Trendsetters: Small-farm Crusader
Terri Jagger Blincoe didn’t grow up on a farm or have formal agriculture training, but her passion for nutritious local food and sustainable family farms has led her to learn and innovate by doing.
The owner of Ladybug Farms in Rabun County left her corporate telecommunications career in 2000 to start a garden design and installation business in Decatur. Her interest in medicinal herb gardening eventually morphed into a love of both farming and the North Georgia Mountains. In 2008, she bought a 14-acre former cattle farm near Clayton and began following her instincts to grow organic crops with as small a carbon footprint as possible.
“I’m kind of like a homesteader on steroids,” she says. “This was all new to me, but sometimes that’s a good thing because you don’t have preconceived ideas about what will work.”
On about three-fourths of an acre, Blincoe now grows 40 different crops from spring through fall seasons. She harvests 8,000 to 10,000 pounds of food each year and sells her produce to two community supported agriculture (CSA) member cooperatives and at the Clayton farmers market.
She is the first U.S. Department of Agriculture (USDA) certified organic hay supplier in Georgia, using no herbicides or fertilizer on her seven acres of hay. Instead, she plants clover and vetch groundcovers to restore nutrients in the soil. Tests by a University of Georgia lab revealed protein levels in her hay that are much higher than in conventionally grown hay. Because of its protein density, she can charge four times the average price for her hay.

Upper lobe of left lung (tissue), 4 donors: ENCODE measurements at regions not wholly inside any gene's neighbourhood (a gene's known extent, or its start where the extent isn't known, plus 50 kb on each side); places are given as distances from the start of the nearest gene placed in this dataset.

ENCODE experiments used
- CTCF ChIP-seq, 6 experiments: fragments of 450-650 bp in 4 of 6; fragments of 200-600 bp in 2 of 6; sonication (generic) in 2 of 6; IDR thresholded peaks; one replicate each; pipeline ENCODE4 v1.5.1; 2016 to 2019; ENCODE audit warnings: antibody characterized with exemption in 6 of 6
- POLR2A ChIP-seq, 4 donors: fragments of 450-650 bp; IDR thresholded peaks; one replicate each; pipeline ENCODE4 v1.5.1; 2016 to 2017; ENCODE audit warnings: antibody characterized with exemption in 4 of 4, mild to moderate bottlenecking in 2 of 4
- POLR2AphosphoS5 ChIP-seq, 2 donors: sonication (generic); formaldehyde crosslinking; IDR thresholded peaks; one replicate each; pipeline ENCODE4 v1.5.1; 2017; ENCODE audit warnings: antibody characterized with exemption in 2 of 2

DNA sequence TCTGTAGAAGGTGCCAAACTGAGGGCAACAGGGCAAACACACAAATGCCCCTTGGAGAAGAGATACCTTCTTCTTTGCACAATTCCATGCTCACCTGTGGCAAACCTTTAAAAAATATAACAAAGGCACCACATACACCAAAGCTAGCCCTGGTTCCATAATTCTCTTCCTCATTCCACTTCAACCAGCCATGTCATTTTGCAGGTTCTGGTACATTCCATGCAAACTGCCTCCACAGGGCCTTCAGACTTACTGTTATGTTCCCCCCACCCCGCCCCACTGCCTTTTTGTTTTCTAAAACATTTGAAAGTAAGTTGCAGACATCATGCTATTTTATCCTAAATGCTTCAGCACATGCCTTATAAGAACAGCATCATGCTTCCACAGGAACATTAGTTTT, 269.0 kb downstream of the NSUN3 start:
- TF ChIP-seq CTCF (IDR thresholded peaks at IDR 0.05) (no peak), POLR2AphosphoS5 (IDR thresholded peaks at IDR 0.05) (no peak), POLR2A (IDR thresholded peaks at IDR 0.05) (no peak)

To irrigate her crops, Blincoe pursued rainwater harvesting, which she says people do all over the world. With the help of a grant from the Natural Resources Conservation Service and a USDA engineer, she designed a gravity flow system that collects rainwater off the roofs of a couple of outbuildings and stores it in four, 1,500- gallon concrete tanks with holes in the bottoms. The water runs through a 300-foot pipe down a 14-foot elevation drop with enough pressure to connect drip-irrigation hoses for watering her crops. The result, she estimates, is about 36,000 gallons of reclaimed rainwater per year without using pumps or fuel.
Her innovation landed her a spot on the Georgia Water Coalition’s 2017 Clean 13 list of water conservation heroes. The organization estimates it’s the largest gravity-fed rainwater catchment system in the state.
In addition, Blincoe designed and built a 10-foot by 12-foot passive solar sunroom for starting the seeds of approximately 5,000 plants and curing onions, garlic and sweet potatoes once the seedlings are planted.
“When you’re a farmer, you have to be resourceful,” she says. “I just figure things out. I definitely feel like a pioneer on the frontier.”